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My Scrap Collection

January 13, 2021
by the gentle author

For some years, I have been collecting Victorian scraps of tradesmen and street characters, and putting them in a drawer. These damp January days gave me the ideal opportunity to search through the contents and study my collection in detail. I am especially fascinated by the mixture of whimsical fantasy and social observation in these colourful miniatures, in which even the comic grotesques are derived from the daily reality of the collectors who once cherished these images.

Street Photographer

Exotic Birds

Sweets & Dainties

Acrobat & Performing Dog

Performing Dogs

The Muffin Man

Street Musician

Street Musician








Lounge Lizard



Spraying the roads


Knife Grinder

Scottish Herring Girls followed the shoals around the East Coast, gutting and packing the herring.

Herring Girl

You may like to see these other scraps from my collection

Cries of London Scraps

Victorian Tradesmen Scraps

13 Responses leave one →
  1. Jill Wilson permalink
    January 13, 2021

    As one of my best friends used to say “deeeeelightful!”

    Thanks for sharing and brightening up this gloomy day.

  2. January 13, 2021

    I loved the lounge lizard. He looks like he would cope well in lockdown. I hadn’t realised the term lounge lizard was so old. I had assumed it dated back to 1920s. This suggests it could be C18th term. Can anyone enlighten me?

  3. January 13, 2021

    Further to my earlier comment, it would seem someone (the Gentle Author perhaps?) is being a touch ironic. According to Wikipedia, the term Lounge Lizard dates back to 1915. Thank you GA for providing linguistic interest within my day.

  4. January 13, 2021

    Wonderful Collectibles!

    Love & Peace

  5. Linda Granfield permalink
    January 13, 2021

    Incredible colours and details! The shading in the Portcullis (last) scrap is wonderfully done. And to think how small these items are–the work is fine.

    Another S. Life book in the offing, perhaps?

    Thanks for brightening up this dreary Toronto morning!

  6. Christy S. permalink
    January 13, 2021

    Fantastic. Little jewels, all of them

  7. paul loften permalink
    January 13, 2021

    Your showing us this collection during these bleak times brings into focus how anti-human this world and our day to day life has become. Without us having the awareness of it having crept upon us. Here we have a collection of people at work seen in the streets we walk and live in. Men, women, street sellers, performers. All to see and enjoy or perhaps not. It is life before our eyes.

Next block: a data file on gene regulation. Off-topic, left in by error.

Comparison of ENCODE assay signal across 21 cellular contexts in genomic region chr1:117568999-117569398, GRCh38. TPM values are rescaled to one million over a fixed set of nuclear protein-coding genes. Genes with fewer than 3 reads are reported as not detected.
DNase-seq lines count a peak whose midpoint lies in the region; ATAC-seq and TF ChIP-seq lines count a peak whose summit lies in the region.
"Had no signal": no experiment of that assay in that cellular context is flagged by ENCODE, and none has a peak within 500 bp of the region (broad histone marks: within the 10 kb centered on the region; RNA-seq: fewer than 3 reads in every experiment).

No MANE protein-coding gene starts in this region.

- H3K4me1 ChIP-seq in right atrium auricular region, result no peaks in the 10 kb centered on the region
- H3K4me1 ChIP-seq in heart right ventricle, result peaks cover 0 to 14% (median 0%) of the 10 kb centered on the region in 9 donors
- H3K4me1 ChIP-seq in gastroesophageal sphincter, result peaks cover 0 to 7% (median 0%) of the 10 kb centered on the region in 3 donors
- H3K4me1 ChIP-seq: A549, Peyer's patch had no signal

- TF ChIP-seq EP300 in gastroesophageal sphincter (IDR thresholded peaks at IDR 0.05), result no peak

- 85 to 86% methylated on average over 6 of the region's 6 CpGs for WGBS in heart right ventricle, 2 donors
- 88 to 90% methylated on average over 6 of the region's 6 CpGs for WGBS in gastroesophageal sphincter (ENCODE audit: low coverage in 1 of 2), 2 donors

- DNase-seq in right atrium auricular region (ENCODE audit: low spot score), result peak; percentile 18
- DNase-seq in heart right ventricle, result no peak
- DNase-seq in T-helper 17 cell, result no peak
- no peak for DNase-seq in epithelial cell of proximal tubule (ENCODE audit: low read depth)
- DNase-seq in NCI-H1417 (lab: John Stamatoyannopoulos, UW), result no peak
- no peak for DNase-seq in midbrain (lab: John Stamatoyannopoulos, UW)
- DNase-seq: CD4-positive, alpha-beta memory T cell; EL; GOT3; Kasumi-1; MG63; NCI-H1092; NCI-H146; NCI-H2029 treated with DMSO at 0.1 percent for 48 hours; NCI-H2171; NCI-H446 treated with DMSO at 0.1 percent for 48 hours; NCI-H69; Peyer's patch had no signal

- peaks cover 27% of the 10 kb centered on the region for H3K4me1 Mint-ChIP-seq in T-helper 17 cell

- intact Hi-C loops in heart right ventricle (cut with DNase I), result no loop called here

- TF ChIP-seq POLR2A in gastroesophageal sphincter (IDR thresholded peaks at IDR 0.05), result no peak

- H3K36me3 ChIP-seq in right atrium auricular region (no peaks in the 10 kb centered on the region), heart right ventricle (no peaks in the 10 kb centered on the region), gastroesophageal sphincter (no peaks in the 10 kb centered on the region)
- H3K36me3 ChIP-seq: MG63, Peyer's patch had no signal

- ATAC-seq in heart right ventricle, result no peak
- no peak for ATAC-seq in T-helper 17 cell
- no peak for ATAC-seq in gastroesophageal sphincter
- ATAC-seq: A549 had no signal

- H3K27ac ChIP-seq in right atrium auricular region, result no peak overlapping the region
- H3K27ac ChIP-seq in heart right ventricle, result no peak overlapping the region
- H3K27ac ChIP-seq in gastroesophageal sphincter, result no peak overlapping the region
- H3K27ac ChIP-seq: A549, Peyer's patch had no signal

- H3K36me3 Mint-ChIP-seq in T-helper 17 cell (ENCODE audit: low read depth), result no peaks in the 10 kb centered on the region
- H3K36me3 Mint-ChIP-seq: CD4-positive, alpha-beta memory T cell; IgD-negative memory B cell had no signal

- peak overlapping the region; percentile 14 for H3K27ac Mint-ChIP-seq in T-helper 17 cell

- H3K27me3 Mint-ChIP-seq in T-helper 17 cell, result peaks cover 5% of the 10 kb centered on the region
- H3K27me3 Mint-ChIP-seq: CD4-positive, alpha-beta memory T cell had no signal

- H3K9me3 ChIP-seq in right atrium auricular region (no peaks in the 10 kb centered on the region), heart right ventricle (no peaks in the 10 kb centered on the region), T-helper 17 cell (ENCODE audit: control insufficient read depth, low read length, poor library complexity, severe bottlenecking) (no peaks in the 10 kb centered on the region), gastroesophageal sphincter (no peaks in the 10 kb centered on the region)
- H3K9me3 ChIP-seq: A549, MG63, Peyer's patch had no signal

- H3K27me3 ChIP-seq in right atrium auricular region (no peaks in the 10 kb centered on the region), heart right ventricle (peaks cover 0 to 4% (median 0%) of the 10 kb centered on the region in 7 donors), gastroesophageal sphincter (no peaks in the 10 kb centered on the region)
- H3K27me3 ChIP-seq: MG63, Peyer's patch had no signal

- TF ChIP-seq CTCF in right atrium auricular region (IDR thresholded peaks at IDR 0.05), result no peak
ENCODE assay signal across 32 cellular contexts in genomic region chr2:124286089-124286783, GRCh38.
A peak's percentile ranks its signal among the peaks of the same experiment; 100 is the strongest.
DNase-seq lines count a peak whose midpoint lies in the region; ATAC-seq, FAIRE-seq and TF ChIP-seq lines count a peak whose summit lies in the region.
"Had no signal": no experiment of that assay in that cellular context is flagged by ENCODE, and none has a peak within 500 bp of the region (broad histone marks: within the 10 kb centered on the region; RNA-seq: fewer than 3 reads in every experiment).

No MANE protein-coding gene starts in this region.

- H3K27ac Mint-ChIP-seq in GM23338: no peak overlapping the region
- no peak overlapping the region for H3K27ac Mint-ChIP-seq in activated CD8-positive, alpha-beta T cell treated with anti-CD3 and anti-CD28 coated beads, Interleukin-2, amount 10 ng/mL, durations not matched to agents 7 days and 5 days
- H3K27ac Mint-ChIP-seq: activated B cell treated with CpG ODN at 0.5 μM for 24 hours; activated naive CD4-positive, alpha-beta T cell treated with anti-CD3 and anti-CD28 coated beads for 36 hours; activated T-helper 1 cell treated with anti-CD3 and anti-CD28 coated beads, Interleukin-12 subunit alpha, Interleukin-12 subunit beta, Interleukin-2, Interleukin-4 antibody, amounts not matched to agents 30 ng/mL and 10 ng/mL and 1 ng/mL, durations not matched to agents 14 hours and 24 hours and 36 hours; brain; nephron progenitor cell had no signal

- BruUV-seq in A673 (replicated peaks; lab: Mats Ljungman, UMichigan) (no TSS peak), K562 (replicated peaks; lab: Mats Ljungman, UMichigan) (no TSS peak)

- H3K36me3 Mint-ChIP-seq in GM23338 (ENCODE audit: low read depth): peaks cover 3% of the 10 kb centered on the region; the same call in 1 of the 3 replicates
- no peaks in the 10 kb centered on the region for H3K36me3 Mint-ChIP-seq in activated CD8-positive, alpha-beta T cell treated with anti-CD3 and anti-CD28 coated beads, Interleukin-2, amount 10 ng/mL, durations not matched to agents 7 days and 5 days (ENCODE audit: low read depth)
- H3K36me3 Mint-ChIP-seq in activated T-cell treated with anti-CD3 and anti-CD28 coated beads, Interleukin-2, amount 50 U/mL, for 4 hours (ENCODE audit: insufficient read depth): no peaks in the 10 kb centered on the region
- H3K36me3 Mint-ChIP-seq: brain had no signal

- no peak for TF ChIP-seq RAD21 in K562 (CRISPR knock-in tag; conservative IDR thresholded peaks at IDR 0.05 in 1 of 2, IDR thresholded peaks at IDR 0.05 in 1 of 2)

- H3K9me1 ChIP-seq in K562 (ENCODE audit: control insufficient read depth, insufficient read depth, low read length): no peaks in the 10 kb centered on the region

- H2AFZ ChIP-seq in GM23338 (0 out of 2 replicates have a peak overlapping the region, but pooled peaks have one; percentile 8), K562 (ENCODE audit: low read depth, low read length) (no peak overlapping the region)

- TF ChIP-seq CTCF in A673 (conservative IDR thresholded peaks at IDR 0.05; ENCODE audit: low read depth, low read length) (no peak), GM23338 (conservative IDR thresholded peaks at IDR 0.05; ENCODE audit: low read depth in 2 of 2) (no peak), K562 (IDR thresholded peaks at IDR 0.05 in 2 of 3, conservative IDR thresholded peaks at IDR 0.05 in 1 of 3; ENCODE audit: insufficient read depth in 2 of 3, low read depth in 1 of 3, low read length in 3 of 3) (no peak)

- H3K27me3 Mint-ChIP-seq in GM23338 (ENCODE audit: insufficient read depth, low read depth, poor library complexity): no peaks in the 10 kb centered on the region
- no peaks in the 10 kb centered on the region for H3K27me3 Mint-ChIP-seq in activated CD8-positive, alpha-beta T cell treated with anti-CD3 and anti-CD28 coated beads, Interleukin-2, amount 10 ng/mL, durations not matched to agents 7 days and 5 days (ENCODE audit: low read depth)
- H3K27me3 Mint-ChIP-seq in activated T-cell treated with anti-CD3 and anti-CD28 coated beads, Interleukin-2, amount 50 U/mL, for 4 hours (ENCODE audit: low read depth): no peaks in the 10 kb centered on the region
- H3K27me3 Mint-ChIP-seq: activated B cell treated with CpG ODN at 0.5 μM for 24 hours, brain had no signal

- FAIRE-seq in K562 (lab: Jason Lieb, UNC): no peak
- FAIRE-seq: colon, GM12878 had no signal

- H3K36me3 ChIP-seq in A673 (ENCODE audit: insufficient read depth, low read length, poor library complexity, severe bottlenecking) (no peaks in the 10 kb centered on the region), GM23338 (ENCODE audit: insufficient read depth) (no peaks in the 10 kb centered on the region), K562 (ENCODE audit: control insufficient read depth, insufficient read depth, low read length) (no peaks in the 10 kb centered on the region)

We now live with life removed. Suspicious and fearful. In front of the screens. Walking down anonymous streets of concrete and glass blocks, oblivious of others. Fully occupied with the “life or death conversation” that cannot wait until you get home. Is it any wonder that we elect monsters for leaders and are proud of it . Thank you, Gentle Author for showing us your collection!

  8. Kate permalink
    January 13, 2021

    Every Spring, when the weather got a bit warmer, we little girls at Tang Hall Avenue
    school in York would sit on steps in the playground and Swap Scraps. These were real treasures in those paper-short wartime days! We never had gorgeous ones like your tradesmen; we had flowers, birds and animals that I can remember. fashionable ladies and, most prized of all, Angels. I have no idea what happened to them when we won our Grammar School scholarships!

  9. Cherub permalink
    January 13, 2021

    I come from the East Coast of Scotland and there is an excellent fisheries museum in the town of Anstruther in Fife. Thank you for showing the herring girls, they’re lovely.

  10. January 13, 2021

    These are just delightful….thank you so much for sharing your amazing collection. The Herring Girls are my favourite and today’s post has made a grey day seem much brighter.

  11. Irene Stephen-Jack permalink
    January 14, 2021

    Thanks for t Scottish herring gutting girls. Both my parents were part of that fishing heritage on t East coast of Aberdeenshire. My father was born in Anstruther, Fife, where his mother came from. She was a herring ‘Quine’ as they were called in Doric Scots. She hailed from the tiny fishing village of St Combs, where I was born, and moved back there with the husband she met in Anstruther when my father was 4.
    Did you know: during t great herring boom of t 19th century most of t herring caught and packed on t East coast of Scotland were exported along t Baltic Sea – t Ostsee (literally ‘The East Sea’) to Russia as a cheap source of very good protein. They were known as ‘easterlings’ and were such a valuable cash crop that they are t origin of our word ‘Sterling’ in English.
    Now…..not many people know that…..

  12. Pamela Traves permalink
    January 14, 2021

    Wonderful of this Vintage pictures of these statues!! I Love Them!!!????????

  13. Sonia Murray permalink
    January 15, 2021

    These scraps are so wonderfully detailed! Thanks, GA! Were they meant to be pasted into scrapbooks, or stood up like toy soldiers? Irene, thanks for the information about easterlings. Cousins of my Sufflings had a cannery at Yarmouth, but by the 80’s the dormitories for the Scotch fisher girls were boarded up and the trawlers were rusting at the docks. I was told that Russian factory ships had come with seine nets and fished out the North Sea, took so many fish the stock could not recover. When I was a child herrings were a poor man’s supper. The last time I saw one in London it was on a marble slab, like salmon.

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